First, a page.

Nokia sues Apple for patent infringement
Nokia has accused Apple of infringing more than 30 of its design patents, filing legal complaints against the tech giant both in Germany and the US.
Nokia has filed actions for 32 patents in total so far, accusing Apple of using its technology in “many” of its products – including the iPhone, iPad, Apple Watch and Mac computer products, according to Nokia – without paying for it.
The patents include design elements and technologies such as displays, user interfaces, software, antennae, chipsets and video coding.
Nokia claims both companies signed a licensing agreement covering some of its patents in 2011, but says since then Apple has “declined subsequent offers made by Nokia to license other…patented inventions which are used by many of Apple’s products.”
The actions have been filed in courts in Munich, Dusseldorf and Mannheim in Germany, as well as the US District Court for the Eastern District of Texas in the US. Nokia says it also preparing to launch further legal action in other jurisdictions as well.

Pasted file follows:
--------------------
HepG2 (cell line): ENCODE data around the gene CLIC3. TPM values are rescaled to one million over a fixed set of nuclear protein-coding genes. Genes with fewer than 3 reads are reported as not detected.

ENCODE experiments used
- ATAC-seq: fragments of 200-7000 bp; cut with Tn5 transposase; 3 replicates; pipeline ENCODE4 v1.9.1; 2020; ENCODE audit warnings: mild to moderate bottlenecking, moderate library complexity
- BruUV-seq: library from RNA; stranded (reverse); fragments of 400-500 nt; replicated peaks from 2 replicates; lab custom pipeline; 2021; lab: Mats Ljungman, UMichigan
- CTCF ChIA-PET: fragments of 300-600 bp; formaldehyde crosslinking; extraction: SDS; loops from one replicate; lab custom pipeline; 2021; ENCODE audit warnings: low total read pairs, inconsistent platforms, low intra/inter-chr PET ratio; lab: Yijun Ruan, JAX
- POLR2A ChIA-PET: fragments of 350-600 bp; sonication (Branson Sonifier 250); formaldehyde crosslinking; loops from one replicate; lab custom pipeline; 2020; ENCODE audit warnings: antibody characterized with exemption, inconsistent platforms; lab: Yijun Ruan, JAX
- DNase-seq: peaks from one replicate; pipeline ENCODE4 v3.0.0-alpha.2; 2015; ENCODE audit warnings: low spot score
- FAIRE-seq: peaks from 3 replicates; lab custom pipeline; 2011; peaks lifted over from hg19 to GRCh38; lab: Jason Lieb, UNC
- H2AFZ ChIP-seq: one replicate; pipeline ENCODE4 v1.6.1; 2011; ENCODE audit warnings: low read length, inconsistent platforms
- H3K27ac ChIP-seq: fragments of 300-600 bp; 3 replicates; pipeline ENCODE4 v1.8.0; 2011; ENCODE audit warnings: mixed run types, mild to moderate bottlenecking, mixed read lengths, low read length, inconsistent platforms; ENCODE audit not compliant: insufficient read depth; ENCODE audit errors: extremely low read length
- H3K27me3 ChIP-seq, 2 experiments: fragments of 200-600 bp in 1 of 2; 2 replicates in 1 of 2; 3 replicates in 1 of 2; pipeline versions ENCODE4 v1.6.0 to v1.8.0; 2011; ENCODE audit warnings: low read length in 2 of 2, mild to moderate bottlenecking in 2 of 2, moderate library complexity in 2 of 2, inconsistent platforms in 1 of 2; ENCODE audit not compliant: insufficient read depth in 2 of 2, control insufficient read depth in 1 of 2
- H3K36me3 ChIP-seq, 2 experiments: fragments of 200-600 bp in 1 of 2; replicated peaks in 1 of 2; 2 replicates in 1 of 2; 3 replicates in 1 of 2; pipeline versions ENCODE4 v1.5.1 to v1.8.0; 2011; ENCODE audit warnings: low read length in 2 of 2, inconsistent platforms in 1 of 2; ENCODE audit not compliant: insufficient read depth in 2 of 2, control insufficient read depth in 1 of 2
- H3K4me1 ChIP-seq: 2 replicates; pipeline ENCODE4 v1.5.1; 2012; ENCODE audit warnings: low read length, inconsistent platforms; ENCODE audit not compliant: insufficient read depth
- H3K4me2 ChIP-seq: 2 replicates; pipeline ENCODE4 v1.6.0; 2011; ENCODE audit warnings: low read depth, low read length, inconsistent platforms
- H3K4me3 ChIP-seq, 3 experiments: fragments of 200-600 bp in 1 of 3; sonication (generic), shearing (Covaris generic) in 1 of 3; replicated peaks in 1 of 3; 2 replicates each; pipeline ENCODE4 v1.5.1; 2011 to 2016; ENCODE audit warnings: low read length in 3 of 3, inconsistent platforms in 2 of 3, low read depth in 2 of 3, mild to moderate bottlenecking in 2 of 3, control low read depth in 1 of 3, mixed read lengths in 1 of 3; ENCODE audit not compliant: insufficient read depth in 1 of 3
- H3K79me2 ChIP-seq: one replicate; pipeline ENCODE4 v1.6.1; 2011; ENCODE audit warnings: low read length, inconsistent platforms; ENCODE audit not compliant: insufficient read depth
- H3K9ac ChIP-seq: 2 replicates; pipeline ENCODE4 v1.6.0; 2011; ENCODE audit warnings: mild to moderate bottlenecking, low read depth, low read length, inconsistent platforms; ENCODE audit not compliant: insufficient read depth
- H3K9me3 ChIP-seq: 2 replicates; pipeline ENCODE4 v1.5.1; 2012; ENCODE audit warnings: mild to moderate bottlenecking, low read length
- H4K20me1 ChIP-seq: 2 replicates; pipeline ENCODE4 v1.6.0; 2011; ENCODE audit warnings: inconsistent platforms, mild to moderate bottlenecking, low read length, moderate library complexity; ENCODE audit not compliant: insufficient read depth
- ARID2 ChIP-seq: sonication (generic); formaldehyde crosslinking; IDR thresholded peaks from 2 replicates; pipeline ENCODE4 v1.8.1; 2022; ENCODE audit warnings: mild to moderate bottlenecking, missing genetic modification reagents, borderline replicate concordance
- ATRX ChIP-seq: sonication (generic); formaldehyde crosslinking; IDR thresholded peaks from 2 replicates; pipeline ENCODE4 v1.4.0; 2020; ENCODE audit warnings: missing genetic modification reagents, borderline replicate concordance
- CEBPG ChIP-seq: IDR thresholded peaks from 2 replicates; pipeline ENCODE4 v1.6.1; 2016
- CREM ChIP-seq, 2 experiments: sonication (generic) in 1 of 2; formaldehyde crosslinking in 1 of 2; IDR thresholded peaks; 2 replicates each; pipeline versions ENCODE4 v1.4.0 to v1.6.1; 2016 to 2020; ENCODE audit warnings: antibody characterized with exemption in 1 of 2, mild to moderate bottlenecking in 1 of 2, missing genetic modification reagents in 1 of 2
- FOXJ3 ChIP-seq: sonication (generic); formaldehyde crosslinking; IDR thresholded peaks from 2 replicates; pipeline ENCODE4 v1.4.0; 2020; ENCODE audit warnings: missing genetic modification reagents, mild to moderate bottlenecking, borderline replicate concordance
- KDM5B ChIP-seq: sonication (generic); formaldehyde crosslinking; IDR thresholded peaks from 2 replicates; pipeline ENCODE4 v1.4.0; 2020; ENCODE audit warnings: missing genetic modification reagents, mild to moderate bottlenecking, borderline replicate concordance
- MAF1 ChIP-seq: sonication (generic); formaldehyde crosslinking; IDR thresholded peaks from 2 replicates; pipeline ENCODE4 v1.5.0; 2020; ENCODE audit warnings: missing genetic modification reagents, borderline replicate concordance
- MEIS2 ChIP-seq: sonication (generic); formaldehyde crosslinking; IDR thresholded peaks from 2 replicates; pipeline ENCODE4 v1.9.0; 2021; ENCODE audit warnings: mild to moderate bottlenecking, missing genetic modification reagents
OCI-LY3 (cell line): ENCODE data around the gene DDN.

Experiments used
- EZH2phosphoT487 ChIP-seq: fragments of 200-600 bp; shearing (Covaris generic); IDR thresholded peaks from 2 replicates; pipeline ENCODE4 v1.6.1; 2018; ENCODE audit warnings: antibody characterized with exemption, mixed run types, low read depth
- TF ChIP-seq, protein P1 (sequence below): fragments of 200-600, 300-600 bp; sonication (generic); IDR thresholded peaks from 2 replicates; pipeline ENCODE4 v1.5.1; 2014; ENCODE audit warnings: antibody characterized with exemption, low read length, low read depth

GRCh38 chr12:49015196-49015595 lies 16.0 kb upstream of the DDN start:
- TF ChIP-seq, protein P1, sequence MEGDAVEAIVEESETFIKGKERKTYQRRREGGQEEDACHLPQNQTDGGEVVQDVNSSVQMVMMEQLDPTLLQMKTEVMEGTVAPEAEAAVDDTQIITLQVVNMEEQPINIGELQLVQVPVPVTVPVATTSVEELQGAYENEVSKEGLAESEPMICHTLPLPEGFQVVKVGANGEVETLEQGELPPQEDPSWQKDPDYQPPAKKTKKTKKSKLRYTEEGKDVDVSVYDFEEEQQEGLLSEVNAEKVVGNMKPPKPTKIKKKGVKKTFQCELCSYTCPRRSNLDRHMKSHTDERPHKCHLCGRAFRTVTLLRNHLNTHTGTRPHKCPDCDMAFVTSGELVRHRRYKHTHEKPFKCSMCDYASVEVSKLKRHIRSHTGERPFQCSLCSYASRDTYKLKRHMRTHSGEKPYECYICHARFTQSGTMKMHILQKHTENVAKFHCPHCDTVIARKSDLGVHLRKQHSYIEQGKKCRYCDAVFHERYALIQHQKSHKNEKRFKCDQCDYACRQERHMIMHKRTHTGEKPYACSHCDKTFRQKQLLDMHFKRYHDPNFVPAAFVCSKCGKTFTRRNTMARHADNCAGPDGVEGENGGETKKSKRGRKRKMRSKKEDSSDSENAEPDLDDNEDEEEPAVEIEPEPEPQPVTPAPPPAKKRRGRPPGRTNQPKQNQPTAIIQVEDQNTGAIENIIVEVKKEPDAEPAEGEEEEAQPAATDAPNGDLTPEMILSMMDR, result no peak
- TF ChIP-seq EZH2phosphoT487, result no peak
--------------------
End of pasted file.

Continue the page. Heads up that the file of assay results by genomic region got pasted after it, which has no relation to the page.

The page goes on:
Nokia says it has a portfolio of tens of thousands of patents covering technologies used in smartphones, tablets and computers, after acquiring full ownership of Nokia Siemens Network in 2013, and French-American mobile network equipment rival, Alcatel-Lucent in 2016.
“Taking action to defend our rights”
Ilkka Rahnasto, head of patent business at Nokia, says: “Through our sustained investment in research and development, Nokia has created or contributed to many of the fundamental technologies used in today’s mobile devices, including Apple products.
“After several years of negotiations trying to reach agreement to cover Apple’s use of these patents, we are now taking action to defend our rights.”
Nokia’s phone and smartphone businesses were acquired by Microsoft in 2013, and its branding and licensing rights were subsequently bought by Finnish private firm HMD Global in May this year.
According to Reuters, a spokesperson for Apple says: “We’ve always been willing to pay a fair price to secure the rights of patents covering technology in our products.
“Unfortunately, Nokia has refused to license their patents on a fair basis and is now using the tactics of a patent troll to attempt to extort money from Apple by applying a royalty rate to Apple’s own inventions they had nothing to do with.”